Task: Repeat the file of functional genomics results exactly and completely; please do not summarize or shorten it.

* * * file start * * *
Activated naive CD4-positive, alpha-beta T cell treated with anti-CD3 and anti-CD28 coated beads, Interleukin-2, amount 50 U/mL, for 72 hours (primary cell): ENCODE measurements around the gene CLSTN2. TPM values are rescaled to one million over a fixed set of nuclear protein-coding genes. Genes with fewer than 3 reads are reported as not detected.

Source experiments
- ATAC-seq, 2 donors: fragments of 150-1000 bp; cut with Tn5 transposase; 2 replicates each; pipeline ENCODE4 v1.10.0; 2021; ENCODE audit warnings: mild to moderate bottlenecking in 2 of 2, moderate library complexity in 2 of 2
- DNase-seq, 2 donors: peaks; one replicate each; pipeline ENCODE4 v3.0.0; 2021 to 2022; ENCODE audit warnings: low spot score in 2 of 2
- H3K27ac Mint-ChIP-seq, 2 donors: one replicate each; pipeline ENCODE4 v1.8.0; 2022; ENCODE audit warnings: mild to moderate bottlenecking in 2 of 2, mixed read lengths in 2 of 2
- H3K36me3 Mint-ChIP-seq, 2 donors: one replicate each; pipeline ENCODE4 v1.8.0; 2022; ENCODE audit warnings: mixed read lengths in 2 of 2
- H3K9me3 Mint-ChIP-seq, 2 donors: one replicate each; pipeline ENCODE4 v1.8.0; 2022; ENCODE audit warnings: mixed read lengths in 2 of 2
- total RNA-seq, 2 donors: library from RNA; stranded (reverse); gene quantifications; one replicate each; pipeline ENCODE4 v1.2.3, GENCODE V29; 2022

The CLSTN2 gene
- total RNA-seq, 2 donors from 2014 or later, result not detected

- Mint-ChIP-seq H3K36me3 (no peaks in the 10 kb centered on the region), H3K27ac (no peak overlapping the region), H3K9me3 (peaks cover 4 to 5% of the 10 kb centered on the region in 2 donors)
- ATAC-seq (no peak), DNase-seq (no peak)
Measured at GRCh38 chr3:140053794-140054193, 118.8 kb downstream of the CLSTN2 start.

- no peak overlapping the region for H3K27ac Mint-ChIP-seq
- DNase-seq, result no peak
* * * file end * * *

Activated naive CD4-positive, alpha-beta T cell treated with anti-CD3 and anti-CD28 coated beads, Interleukin-2, amount 50 U/mL, for 72 hours (primary cell): ENCODE measurements around the gene CLSTN2. TPM values are rescaled to one million over a fixed set of nuclear protein-coding genes. Genes with fewer than 3 reads are reported as not detected.

Source experiments
- ATAC-seq, 2 donors: fragments of 150-1000 bp; cut with Tn5 transposase; 2 replicates each; pipeline ENCODE4 v1.10.0; 2021; ENCODE audit warnings: mild to moderate bottlenecking in 2 of 2, moderate library complexity in 2 of 2
- DNase-seq, 2 donors: peaks; one replicate each; pipeline ENCODE4 v3.0.0; 2021 to 2022; ENCODE audit warnings: low spot score in 2 of 2
- H3K27ac Mint-ChIP-seq, 2 donors: one replicate each; pipeline ENCODE4 v1.8.0; 2022; ENCODE audit warnings: mild to moderate bottlenecking in 2 of 2, mixed read lengths in 2 of 2
- H3K36me3 Mint-ChIP-seq, 2 donors: one replicate each; pipeline ENCODE4 v1.8.0; 2022; ENCODE audit warnings: mixed read lengths in 2 of 2
- H3K9me3 Mint-ChIP-seq, 2 donors: one replicate each; pipeline ENCODE4 v1.8.0; 2022; ENCODE audit warnings: mixed read lengths in 2 of 2
- total RNA-seq, 2 donors: library from RNA; stranded (reverse); gene quantifications; one replicate each; pipeline ENCODE4 v1.2.3, GENCODE V29; 2022

The CLSTN2 gene
- total RNA-seq, 2 donors from 2014 or later, result not detected

- Mint-ChIP-seq H3K36me3 (no peaks in the 10 kb centered on the region), H3K27ac (no peak overlapping the region), H3K9me3 (peaks cover 4 to 5% of the 10 kb centered on the region in 2 donors)
- ATAC-seq (no peak), DNase-seq (no peak)
Measured at GRCh38 chr3:140053794-140054193, 118.8 kb downstream of the CLSTN2 start.

- no peak overlapping the region for H3K27ac Mint-ChIP-seq
- DNase-seq, result no peak